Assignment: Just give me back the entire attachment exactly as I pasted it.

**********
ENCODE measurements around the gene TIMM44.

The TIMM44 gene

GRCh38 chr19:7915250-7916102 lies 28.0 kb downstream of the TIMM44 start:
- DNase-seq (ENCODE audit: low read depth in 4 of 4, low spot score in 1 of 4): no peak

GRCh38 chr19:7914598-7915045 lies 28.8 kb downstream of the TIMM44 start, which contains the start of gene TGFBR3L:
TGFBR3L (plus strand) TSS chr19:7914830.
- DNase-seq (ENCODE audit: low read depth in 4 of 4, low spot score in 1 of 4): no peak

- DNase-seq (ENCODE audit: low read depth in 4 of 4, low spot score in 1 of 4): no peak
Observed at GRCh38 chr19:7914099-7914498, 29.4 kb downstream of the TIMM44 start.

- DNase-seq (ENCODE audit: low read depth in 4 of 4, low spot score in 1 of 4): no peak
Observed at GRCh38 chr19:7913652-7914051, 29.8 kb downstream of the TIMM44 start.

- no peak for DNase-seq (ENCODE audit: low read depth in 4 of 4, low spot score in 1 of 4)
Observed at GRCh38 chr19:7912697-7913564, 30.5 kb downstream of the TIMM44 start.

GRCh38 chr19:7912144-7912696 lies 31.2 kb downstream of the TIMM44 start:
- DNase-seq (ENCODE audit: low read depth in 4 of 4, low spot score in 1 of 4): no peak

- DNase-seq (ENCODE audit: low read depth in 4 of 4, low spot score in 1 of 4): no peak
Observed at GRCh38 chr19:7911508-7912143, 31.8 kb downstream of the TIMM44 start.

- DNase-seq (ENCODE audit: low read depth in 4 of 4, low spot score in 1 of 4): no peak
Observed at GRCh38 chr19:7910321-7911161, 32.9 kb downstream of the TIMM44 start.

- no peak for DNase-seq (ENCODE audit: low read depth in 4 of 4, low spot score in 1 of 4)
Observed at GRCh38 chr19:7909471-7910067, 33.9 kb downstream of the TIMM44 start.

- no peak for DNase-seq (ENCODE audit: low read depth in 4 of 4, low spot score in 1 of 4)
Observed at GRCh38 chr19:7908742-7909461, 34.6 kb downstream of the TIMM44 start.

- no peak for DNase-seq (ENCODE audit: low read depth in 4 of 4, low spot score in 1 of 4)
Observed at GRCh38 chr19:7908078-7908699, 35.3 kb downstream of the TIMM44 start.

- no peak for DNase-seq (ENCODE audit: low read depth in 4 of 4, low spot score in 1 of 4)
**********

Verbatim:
ENCODE measurements around the gene TIMM44.

The TIMM44 gene

GRCh38 chr19:7915250-7916102 lies 28.0 kb downstream of the TIMM44 start:
- DNase-seq (ENCODE audit: low read depth in 4 of 4, low spot score in 1 of 4): no peak

GRCh38 chr19:7914598-7915045 lies 28.8 kb downstream of the TIMM44 start, which contains the start of gene TGFBR3L:
TGFBR3L (plus strand) TSS chr19:7914830.
- DNase-seq (ENCODE audit: low read depth in 4 of 4, low spot score in 1 of 4): no peak

- DNase-seq (ENCODE audit: low read depth in 4 of 4, low spot score in 1 of 4): no peak
Observed at GRCh38 chr19:7914099-7914498, 29.4 kb downstream of the TIMM44 start.

- DNase-seq (ENCODE audit: low read depth in 4 of 4, low spot score in 1 of 4): no peak
Observed at GRCh38 chr19:7913652-7914051, 29.8 kb downstream of the TIMM44 start.

- no peak for DNase-seq (ENCODE audit: low read depth in 4 of 4, low spot score in 1 of 4)
Observed at GRCh38 chr19:7912697-7913564, 30.5 kb downstream of the TIMM44 start.

GRCh38 chr19:7912144-7912696 lies 31.2 kb downstream of the TIMM44 start:
- DNase-seq (ENCODE audit: low read depth in 4 of 4, low spot score in 1 of 4): no peak

- DNase-seq (ENCODE audit: low read depth in 4 of 4, low spot score in 1 of 4): no peak
Observed at GRCh38 chr19:7911508-7912143, 31.8 kb downstream of the TIMM44 start.

- DNase-seq (ENCODE audit: low read depth in 4 of 4, low spot score in 1 of 4): no peak
Observed at GRCh38 chr19:7910321-7911161, 32.9 kb downstream of the TIMM44 start.

- no peak for DNase-seq (ENCODE audit: low read depth in 4 of 4, low spot score in 1 of 4)
Observed at GRCh38 chr19:7909471-7910067, 33.9 kb downstream of the TIMM44 start.

- no peak for DNase-seq (ENCODE audit: low read depth in 4 of 4, low spot score in 1 of 4)
Observed at GRCh38 chr19:7908742-7909461, 34.6 kb downstream of the TIMM44 start.

- no peak for DNase-seq (ENCODE audit: low read depth in 4 of 4, low spot score in 1 of 4)
Observed at GRCh38 chr19:7908078-7908699, 35.3 kb downstream of the TIMM44 start.

- no peak for DNase-seq (ENCODE audit: low read depth in 4 of 4, low spot score in 1 of 4)